HERSHEY, Pa. -- Two years ago, Glens Falls was a hot topic during the league president’s speech at all-star weekend.
The city merited merely a footnote Monday as American Hockey League President & CEO David Andrews delivered the same address at the Hershey Theatre.
As far as the city’s hockey fans are concerned, that’s a good thing. No news is good news in the city’s quest to prove it can once again be a viable long-term AHL market.
At its 30-team maximum, the league is as stable, in terms of movement, as it’s been in a while, and Glens Falls fits in the status quo.
“Glens Falls is fine,” Andrews said. “Last year was really good in Glens Falls. The building is working at a serviceable level.”
His all-star speech two years ago came amid the city’s frenzied push to land the Phantoms, who were set to be free agents at the end of the season.
Everyone wanted to know: could hockey work in Glens Falls? What needed to be done to the Civic Center to make it viable? Andrews voiced those concerns.
Midway through the Adirondack Phantoms’ second season, the queries are less urgent. The city is treading water as a hockey market, although not quite swimming safely.
“Every year you look at the makeup of teams and say, ‘Where are we? Where are the soft spots in terms of attendance or possible weakness in the market place, and this is one of those years where I’m not looking at any of them as being threatened or challenged as far as next season goes,” Andrews said.
That’s not to say things are perfect. Average attendance for the 22 games at the Civic Center is 3,121, down 18 percent from last season’s 39-game average. Albany is the only city with worse attendance.
“It’s fallen off this year a fair amount. Not where it’s troubling, but it’s fallen off a bit.” Andrews said. “But take a look at the standings. There’s a correlation between how a team plays, especially in a traditional hockey market and how many people are going to the games.”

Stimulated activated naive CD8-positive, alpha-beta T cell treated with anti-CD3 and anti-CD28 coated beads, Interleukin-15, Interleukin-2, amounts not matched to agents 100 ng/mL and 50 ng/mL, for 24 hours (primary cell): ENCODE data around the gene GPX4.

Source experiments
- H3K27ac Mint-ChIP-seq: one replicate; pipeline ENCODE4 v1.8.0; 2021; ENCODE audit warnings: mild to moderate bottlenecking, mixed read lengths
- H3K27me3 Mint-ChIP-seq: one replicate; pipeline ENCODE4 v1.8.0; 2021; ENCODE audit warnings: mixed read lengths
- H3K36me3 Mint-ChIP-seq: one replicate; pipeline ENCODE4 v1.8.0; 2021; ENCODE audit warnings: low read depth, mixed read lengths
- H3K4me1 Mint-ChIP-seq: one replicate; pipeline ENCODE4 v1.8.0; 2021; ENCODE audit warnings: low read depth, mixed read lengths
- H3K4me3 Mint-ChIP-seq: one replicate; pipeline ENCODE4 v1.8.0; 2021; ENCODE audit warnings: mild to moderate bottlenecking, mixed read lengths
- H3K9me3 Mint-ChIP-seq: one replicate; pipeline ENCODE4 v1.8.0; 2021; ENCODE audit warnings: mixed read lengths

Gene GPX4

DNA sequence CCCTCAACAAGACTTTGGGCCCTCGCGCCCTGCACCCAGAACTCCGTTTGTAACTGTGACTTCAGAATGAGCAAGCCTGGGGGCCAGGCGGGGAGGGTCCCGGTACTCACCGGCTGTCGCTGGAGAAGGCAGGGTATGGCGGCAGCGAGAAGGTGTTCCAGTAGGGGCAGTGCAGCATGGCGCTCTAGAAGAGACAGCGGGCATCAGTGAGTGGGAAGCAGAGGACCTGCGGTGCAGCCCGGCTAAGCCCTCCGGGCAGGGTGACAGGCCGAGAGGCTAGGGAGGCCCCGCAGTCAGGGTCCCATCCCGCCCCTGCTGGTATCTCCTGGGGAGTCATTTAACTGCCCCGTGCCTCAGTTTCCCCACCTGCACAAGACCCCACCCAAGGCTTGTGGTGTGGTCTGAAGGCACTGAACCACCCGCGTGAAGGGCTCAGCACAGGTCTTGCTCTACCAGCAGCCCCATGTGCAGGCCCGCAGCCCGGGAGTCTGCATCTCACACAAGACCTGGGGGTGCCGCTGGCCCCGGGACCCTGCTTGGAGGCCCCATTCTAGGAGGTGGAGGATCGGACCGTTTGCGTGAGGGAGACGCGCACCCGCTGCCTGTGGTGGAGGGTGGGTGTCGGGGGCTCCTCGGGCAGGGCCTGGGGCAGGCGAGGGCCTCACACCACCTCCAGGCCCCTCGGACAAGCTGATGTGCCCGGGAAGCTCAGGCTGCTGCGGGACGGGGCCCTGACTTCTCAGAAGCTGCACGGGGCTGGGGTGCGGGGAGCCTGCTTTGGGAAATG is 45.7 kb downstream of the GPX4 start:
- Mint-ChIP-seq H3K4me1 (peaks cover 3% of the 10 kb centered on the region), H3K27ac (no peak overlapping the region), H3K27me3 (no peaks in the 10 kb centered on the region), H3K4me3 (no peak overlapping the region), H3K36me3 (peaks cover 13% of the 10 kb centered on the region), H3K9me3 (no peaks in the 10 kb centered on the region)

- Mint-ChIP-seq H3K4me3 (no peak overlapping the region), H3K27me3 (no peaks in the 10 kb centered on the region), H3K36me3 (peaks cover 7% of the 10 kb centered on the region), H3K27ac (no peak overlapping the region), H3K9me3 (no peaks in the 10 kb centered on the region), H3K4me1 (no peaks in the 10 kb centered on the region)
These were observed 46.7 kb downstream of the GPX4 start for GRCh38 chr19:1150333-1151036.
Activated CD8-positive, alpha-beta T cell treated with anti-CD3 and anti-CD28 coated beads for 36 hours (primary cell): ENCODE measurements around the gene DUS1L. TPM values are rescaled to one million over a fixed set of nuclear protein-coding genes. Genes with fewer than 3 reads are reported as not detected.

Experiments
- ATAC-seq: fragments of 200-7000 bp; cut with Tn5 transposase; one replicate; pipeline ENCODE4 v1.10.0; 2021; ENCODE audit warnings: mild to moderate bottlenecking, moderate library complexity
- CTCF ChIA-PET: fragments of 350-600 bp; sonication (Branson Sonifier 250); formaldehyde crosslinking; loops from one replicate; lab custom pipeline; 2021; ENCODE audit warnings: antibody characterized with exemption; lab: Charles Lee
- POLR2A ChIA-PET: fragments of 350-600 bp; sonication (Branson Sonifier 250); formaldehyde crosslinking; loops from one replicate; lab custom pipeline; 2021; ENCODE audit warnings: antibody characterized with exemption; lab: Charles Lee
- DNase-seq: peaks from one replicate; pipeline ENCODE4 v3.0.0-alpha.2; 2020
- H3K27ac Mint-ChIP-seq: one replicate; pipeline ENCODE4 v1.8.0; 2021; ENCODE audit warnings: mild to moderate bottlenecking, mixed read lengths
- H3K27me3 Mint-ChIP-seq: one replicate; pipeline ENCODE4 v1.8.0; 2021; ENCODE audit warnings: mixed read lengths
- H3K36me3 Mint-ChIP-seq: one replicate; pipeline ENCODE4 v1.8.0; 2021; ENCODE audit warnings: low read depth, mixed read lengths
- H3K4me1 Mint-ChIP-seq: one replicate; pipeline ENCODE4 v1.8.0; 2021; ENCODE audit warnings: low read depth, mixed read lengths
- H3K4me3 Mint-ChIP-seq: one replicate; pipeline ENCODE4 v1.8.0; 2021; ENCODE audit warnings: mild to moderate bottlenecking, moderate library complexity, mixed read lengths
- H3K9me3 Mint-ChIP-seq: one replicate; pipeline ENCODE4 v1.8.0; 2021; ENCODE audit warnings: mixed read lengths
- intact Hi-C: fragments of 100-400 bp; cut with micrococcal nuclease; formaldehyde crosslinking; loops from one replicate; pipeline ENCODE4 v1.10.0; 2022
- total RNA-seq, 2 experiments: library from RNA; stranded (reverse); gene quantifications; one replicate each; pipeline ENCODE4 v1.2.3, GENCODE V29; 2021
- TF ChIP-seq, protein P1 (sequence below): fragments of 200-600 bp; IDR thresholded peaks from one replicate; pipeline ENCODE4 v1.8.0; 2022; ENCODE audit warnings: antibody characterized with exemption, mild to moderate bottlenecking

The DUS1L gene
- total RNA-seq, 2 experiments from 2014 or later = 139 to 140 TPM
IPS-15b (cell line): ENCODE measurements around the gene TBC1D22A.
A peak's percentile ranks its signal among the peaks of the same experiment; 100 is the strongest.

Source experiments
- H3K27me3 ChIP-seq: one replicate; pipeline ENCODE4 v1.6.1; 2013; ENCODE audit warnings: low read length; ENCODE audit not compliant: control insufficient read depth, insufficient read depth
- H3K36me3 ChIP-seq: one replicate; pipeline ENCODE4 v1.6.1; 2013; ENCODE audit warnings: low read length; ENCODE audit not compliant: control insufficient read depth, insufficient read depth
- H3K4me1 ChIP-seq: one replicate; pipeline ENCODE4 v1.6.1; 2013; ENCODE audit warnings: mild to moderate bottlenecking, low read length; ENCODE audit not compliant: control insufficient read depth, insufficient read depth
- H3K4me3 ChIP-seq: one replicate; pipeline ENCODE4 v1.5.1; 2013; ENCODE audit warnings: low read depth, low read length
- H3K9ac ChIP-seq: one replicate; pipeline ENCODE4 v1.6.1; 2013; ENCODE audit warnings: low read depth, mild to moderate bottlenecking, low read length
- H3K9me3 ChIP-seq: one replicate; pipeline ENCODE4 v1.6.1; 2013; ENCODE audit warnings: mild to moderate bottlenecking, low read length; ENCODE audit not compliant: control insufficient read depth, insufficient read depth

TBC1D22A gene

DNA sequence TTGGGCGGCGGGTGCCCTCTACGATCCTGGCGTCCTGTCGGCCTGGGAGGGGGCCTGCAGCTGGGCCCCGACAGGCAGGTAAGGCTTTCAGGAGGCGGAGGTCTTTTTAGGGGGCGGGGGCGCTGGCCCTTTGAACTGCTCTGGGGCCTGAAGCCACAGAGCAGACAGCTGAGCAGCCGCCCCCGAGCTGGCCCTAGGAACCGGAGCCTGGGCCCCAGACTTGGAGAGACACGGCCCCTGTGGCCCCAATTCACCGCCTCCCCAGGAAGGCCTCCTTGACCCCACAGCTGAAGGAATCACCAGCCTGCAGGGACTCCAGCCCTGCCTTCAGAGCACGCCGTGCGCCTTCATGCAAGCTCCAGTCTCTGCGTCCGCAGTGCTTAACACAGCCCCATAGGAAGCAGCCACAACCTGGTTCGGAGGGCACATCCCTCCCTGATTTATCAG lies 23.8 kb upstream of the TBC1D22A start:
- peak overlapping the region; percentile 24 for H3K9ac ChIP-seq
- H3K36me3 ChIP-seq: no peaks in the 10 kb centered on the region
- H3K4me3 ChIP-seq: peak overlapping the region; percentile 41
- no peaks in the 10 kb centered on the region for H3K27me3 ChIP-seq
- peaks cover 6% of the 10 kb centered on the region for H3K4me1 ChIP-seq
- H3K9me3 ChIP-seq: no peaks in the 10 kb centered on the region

The movement in Glens Falls bucks the trend league-wide, where attendance is up about four percent from last season, according to Andrews.
If winning is critical, as Andrews suggests and the box office indicates, perhaps the more pressing question is whether the league structure is fair to teams like Adirondack.
The Phantoms have a straight NHL developmental agreement with Philadelphia. The Flyers provide and pay for all the coaches and players, the majority of which are considered NHL prospects. They sprinkle in a few veterans to help the team win.
In markets like Hershey, Manitoba, and Chicago, local ownership shares the salary burden of several high-end, AHL-only veterans. Teams with those types of arrangements have won the last five Calder Cups.
The Phantoms have the league’s worst record over the past season and a half.
“Teams that are the most successful from a revenue point of view — certainly have the opportunity, should they so choose, to jump in and work with their NHL partner to sign and bring in players who are perhaps more career-type star players in our league who will stay year to year,” Andrews said.
“The question is, is that a guarantee of success? I would argue that it’s probably a guarantee of getting into the playoffs every year... (but) not all of those teams have been successful with that model. When you point to the history of who wins and who are the strongest teams in the league, I can almost point you every year to some teams that are straight, typical AHL model teams who are there in the hunt and going right to the end.”
For instance, Andrews said Manchester went to the Eastern Conference finals last season without a player considered a veteran under league rules. This season, traditional affiliates Wilkes-Barre and Manchester lead their divisions.
“We’ve got some teams that haven’t traditionally been out front that have been doing pretty well that are fully affiliated teams that are not working with some different model,” Andrews said. “You look at Peoria, you look at San Antonio, Texas, Oklahoma City, those teams have been very successful with a standard model affiliation agreement.”
Some around the league have bandied about a salary cap as a way of leveling the playing field.
Andrews said it never came up in the long-term collective bargaining agreement worked out with the players prior to the season because there’s not a consensus among league teams that one is even needed.
“A salary cap for us is a difficult notion. A salary cap in our league would hamstring the National Hockey League teams’ ability to move players,” Andrews said.
Loose pucks: Andrews said that video replay for goals is likely coming to the AHL someday soon, but not next season. Logistics and cost still need to be arranged. .. A reduced schedule, possibly down to 72 games, was debated at this week’s league meetings, but no action was taken. The proposal will be taken up again in the spring. ... Andrews floated the idea of a new concept for next year’s all-star game, with the AHL all-stars playing a European League champion. No site has been selected yet.